To take up any path including even to take up a certain religious faith, willingness and desire should be there, Media Secretary of the ACJU, Ash-Sheikh Fazil Farook noted, adding that such should come from the individual in question. According to Farook, Islam made no mention of the age limit imposed on becoming a member of the Islamic faith and thereby a Muslim.

He also emphasized that unlike in the case of Buddhist clergy where monks lived in monasteries and sacrificed enjoyments including entertainment, the Muslim clergy and scholars of Islam in practice of their faith led lives similar to the common man in terms of having a family life, being married with children, earning a livelihood and participating in communal and social life and activities.

“All persons work according to their own beliefs and acceptances. Whatever the choice, in this case the one made by members of the family, were a calling made towards the future of the child,” he further elaborated.

Should our children, despite the accident of birth and the merciless circumstances into which they are sometimes born, and in spite of the gift of tabula rasa or as some would argue the lack of it, in this enlightened age which is in possession of worldly wisdom yet is often condemned to repeat the past from which it learns not, be the sacrificial lambs of the superstition of well-meaning parents or a dysfunctional education system? They should not. Should their future be imperiled? It should not.

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Latest comments

  • 8
    19

    What, one may ask was the stumbling block placed on their path and what if at all is the parallel between the two narratives of delusions?

    It is delusional assuming that you are normal.

    If you a donkey ?

    Because, we buddhists believe, and can be proved, some humans, though they are living in a human body, actually are animals.

    • 21
      4

      jim softy dimwit

      “Because, we buddhists believe, and can be proved, some humans, though they are living in a human body, actually are animals.”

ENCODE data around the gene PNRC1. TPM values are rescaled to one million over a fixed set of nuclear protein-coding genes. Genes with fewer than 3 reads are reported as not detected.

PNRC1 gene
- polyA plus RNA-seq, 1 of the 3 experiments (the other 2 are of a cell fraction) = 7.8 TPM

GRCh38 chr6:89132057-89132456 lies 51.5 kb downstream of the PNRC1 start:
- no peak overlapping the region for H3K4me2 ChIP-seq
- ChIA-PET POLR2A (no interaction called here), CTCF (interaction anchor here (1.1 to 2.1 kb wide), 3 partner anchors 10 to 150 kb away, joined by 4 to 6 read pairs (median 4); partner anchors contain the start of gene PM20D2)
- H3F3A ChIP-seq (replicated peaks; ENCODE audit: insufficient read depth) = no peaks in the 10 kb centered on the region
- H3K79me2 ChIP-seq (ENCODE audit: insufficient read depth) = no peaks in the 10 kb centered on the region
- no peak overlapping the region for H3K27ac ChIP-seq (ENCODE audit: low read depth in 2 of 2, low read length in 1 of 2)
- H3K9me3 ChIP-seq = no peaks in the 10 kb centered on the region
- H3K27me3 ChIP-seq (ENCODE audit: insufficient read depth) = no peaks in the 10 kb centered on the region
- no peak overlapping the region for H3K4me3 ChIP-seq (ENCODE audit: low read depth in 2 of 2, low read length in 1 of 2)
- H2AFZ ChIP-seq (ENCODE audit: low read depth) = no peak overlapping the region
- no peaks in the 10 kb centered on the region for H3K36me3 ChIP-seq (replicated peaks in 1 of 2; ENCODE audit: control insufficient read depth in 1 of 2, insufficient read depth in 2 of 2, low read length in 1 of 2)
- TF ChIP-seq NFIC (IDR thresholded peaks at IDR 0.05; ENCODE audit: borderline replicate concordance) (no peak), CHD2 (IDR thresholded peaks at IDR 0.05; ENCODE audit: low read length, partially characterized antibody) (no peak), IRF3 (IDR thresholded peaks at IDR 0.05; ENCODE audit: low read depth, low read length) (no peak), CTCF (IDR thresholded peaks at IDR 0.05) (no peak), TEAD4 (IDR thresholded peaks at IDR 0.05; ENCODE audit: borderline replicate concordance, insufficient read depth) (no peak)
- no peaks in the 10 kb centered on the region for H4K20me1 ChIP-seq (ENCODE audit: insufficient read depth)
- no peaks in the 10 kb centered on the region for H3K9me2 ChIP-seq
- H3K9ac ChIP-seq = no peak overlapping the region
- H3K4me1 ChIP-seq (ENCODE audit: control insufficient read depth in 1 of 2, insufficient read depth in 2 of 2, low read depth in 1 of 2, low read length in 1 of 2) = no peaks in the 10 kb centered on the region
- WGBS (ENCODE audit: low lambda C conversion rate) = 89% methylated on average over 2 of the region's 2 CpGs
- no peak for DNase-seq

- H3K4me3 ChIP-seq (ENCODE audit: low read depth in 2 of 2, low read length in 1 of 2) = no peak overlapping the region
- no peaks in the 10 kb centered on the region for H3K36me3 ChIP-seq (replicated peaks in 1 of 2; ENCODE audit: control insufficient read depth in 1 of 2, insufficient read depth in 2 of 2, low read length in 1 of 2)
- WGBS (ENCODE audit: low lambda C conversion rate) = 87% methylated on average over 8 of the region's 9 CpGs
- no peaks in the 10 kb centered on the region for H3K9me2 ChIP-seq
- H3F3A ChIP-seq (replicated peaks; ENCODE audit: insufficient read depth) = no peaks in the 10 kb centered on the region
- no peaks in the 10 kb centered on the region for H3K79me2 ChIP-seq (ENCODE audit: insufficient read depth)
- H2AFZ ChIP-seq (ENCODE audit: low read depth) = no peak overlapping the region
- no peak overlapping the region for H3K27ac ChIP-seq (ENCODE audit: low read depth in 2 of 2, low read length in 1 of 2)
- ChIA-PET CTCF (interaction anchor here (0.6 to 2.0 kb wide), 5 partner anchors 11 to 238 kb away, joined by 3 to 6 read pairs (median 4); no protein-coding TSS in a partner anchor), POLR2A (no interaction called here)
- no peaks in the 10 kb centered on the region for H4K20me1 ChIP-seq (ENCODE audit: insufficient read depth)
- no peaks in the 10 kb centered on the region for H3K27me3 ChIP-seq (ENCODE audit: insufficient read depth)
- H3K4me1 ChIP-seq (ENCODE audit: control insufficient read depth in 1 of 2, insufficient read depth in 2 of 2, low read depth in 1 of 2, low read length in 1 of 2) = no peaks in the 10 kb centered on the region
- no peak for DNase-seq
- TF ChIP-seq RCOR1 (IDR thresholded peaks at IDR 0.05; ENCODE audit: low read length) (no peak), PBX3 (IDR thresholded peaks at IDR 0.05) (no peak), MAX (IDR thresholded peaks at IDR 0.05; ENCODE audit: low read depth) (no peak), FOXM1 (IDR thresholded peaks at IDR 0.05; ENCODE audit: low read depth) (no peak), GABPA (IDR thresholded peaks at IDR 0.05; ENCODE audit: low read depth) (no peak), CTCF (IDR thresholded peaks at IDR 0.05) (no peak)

I respect your honesty that you rarely displayed in this forum. However we have already known that you are one of those Sinha Le men who does not have the ability to rationally think like ordinary human being.

    • 3
      0

      Minimum age of marriage should be 18 for all.

      • 2
        0

        What about for ISIS brides?

  • 8
    14

    Ruwan Laknath Jayakody

    The Sri Lanka Rationalist Association (SLRA) added that the incident regarding the child of parents of Muslim faith was absolutely ridiculous.

    Ask Rationalists to prove that Theoretical Physics is absolute joke and Einstein was vey much a clown.

  • 9
    8

    Ruwan Laknath Jayakody

    What is the impact of religion on the child’s right to education?

    Some people are trying to be and showing off to be intelligent scholars. Probably, they attended international schools and they can join some words to make some english sentences. they have studied Western literature, philosopy and everything but not the eastern philosophy, literature, ideology or anything. So, they can not understand. But, realistically, they are donkies. Because they have created a certain image in their mind and are trying to make it true and that is the truth.

    Even before western philosophy was developed, when the western people lived in trees on in the forest, Easten people had established civilization and had their own culture. None of the old civilizations developed in the west. All developed in the East to the Greece.

    You come and say, that Sri lanka is primitive and the western thinking is great.Don’t you think you are stupid ?

    when you are taking shots at Islam, it looks you are partial to the Church too. why don’t you talk about HIV-AID positive christian priests and why the Catholic church is investing businesses and has their own bank. christian Church is completely a business venture.

    Remember, here I write out of topic, because it seems you are taking shots at specific religions.

    Anyway, What you are talking is all western Ideology.

    Just tell me whether the Western Ideology has worked. If so, why they need more educated young adults from east to run their economy while their young adults are obcessed with various kinds of Narcotics, Ganja, happy hour parties, Sexual practices, sexual orientation, teenage pregnancies, child prostituion, pedophilia and it is long list.

    Instead of just jabbering can you tell us how their ideology has worked in their society ?

    Sri lankan culture had worked until these European settlers come and wreck it.

    don’t talk ignorent without knowing anything Buddhism is not an religion in it’s true sense, at least in comparison to all other world relegions. Most people who talk about buddhism talk about other religions, not buddhism, without knowing anything about buddhist practices. what you read in Buddhist books are very different when practice and go through the experience.